So Vergara has now been successfully appealed and overturned by a unanimous decision of judges who actually have some of those critical thinking we're all fond of, recognizing the argument, "There is a bear attacking, so we should shoot the cook" is not a particularly compelling argument.
But what comes next? I don't mean what comes with the next with the case, which I'm sure will be appealed ad infinitum until some judge bonks it on the head with a sledgehammer.
I mean with teacher job protections.
There is no question that Vergara (and the New York case and the new Minnesota case) were breathed to life for one reason and one reason only-- to try to stick it to those damn unions. We know the people-- we've read their articles, talked with them on twitter, seen them in the comments section of a thousand different online conversations. They hate the union. Hate it. They think the roadblock to everything decent and good is the teachers' union, that the teachers' union is a giant scam to make teachers and union reps rich while thwarting the plans of brilliant visionaries who just want to be free to implement their grand design without having to answer to anybody, least of all the hired help. They think that public schools are a scam that the union came up with to suck the taxpayers dry while teachers sit and eat bon-bons and ignore the cries of downtrodden children. They hate the union, and like many people on many sides of many issues these days, they are looking for any argument, no matter how disingenuous and cynically constructed, that can be used to make the union shut up and go away.
These lawsuits are also backed by people who would like to slap teachers down in general, who would like to see the profession reduced to a group of hired hands who do what they're told, speak when spoken to, and are rarely kept around long enough to make trouble. Vergara is about empowering teachers like the attacks on voting rights laws are about empowering voters and attempts to shut down abortion clinics are about protecting women. It is about making sure that those little people, those women who don't do anything but work in classrooms with children all day, know their place and understand that they are Less Than and not as important as people with power and money.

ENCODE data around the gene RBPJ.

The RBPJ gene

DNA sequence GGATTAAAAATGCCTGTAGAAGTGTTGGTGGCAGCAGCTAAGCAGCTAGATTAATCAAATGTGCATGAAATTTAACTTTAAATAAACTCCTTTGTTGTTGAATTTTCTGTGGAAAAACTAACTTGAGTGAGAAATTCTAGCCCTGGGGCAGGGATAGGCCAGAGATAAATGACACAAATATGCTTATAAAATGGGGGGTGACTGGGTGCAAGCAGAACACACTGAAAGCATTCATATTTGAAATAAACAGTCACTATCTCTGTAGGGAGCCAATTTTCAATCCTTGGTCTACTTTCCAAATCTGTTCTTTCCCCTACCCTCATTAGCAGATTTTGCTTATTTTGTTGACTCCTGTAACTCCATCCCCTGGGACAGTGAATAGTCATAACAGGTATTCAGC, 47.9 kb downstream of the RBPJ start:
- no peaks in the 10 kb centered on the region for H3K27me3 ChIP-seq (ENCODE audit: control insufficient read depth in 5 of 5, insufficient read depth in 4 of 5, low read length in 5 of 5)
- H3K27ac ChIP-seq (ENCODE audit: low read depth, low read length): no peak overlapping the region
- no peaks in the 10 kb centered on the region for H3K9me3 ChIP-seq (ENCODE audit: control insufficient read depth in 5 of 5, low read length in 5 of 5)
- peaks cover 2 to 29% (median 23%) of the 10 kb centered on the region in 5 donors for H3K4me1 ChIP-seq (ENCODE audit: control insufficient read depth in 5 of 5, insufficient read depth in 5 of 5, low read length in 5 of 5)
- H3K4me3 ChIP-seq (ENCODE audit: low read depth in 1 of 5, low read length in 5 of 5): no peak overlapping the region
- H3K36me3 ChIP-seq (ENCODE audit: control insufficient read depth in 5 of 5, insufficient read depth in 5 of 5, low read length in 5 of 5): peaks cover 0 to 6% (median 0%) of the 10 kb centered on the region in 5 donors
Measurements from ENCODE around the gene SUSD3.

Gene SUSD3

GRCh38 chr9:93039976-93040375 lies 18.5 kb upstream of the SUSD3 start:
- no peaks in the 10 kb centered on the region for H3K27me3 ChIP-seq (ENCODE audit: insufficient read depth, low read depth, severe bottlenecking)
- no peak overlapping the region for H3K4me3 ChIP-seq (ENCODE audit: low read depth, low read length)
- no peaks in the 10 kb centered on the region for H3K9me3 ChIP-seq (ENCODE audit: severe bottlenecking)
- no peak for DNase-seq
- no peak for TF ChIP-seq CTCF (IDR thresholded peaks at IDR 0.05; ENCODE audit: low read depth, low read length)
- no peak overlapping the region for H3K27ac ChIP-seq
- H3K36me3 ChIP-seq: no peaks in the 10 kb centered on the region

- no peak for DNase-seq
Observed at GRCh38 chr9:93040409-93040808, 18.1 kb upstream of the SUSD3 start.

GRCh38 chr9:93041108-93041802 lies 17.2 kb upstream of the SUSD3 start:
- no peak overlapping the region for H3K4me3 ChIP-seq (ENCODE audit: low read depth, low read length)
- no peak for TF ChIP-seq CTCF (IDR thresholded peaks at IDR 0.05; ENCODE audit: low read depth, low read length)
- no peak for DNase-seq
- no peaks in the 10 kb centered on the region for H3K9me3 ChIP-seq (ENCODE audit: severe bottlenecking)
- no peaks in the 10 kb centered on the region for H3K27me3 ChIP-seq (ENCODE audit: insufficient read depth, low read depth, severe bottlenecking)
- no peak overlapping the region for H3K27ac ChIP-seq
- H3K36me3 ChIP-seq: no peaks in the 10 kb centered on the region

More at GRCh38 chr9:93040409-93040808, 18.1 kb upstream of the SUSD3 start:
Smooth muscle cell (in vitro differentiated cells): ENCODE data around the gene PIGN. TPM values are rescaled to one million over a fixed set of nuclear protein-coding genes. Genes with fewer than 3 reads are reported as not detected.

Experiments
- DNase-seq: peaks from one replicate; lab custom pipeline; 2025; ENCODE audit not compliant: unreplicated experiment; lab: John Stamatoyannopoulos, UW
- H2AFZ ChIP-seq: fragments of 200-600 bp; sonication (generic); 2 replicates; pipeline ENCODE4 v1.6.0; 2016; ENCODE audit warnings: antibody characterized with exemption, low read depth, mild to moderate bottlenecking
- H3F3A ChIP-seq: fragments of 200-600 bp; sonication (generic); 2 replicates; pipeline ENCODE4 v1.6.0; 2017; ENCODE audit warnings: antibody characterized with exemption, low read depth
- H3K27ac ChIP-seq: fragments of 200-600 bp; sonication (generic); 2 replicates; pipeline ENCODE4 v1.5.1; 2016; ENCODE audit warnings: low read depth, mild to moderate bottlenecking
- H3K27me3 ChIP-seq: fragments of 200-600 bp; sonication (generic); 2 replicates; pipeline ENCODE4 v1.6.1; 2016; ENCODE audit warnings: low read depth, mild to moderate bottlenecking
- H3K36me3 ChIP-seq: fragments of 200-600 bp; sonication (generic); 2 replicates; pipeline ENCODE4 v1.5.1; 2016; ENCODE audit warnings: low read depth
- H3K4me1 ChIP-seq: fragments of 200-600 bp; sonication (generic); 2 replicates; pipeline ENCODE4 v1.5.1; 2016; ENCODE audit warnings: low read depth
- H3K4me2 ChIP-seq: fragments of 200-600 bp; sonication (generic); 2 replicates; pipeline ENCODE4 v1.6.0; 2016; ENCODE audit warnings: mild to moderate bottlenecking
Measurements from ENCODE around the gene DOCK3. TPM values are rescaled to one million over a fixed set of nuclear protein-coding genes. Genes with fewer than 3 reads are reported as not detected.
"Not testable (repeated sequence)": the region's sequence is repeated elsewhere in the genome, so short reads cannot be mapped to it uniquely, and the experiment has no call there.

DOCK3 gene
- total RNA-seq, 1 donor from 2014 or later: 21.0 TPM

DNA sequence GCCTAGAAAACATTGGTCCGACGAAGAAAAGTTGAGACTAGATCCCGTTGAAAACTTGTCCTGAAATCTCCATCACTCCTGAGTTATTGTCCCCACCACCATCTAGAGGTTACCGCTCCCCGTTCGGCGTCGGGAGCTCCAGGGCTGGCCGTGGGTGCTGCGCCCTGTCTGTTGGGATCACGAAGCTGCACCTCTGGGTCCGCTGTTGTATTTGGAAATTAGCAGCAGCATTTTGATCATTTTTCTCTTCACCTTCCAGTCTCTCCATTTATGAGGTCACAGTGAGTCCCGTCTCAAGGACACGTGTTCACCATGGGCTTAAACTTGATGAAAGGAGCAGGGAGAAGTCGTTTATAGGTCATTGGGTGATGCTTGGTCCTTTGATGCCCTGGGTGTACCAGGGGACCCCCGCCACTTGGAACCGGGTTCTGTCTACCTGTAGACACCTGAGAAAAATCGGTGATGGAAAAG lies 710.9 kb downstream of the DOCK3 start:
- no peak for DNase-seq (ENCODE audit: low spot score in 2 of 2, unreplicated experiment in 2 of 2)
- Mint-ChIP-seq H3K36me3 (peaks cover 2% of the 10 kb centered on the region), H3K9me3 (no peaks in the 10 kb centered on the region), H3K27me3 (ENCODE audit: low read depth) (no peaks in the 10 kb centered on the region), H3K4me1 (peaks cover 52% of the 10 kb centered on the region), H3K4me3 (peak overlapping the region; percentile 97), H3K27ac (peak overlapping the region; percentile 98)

And they are about plowing the field. The farmland that is public education is rich and inviting and there is a line of people who want to plant it with rich cash crops for their own purposes. Teachers are the rocks and trees in that field, making it pleasant and welcoming for a small farm, but presenting annoying obstacles for people who want to factory farm on gthe large scale, thousands upon thousands of acres at a time.
And they are people who simply don't believe that you should have to pay a teacher all that much, ever. If they get too expensive in a tight economy, you should be able to fire the expensive ones to get your costs down.
Vergara is all that.
But it would be a mistake to dismiss every single person who cropped up on the anti-tenure, anti-FILO, anti-job protection side of things.
There are people who see problems (and some of them are teachers) in places where job protections have run amok, either because some board negotiated a bad contract or some administrators don't do their jobs. Under the attack of Vergara, there have been places where conversations have popped up about how, perhaps, the system could be improved and strengthened for teachers and school districts, and there are some places where that conversation really needs to happen.